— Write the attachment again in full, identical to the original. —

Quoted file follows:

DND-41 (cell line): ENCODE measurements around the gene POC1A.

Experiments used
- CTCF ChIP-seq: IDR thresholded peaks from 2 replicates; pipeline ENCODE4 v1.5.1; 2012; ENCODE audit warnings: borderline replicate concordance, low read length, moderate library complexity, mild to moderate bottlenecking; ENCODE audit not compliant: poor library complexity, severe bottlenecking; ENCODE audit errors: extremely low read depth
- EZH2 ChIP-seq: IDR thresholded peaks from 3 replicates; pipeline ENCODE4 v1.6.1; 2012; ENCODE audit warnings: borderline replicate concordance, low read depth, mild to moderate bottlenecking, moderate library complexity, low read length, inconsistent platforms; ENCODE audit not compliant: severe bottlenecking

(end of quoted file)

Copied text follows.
DND-41 (cell line): ENCODE measurements around the gene POC1A.

Experiments used
- CTCF ChIP-seq: IDR thresholded peaks from 2 replicates; pipeline ENCODE4 v1.5.1; 2012; ENCODE audit warnings: borderline replicate concordance, low read length, moderate library complexity, mild to moderate bottlenecking; ENCODE audit not compliant: poor library complexity, severe bottlenecking; ENCODE audit errors: extremely low read depth
- EZH2 ChIP-seq: IDR thresholded peaks from 3 replicates; pipeline ENCODE4 v1.6.1; 2012; ENCODE audit warnings: borderline replicate concordance, low read depth, mild to moderate bottlenecking, moderate library complexity, low read length, inconsistent platforms; ENCODE audit not compliant: severe bottlenecking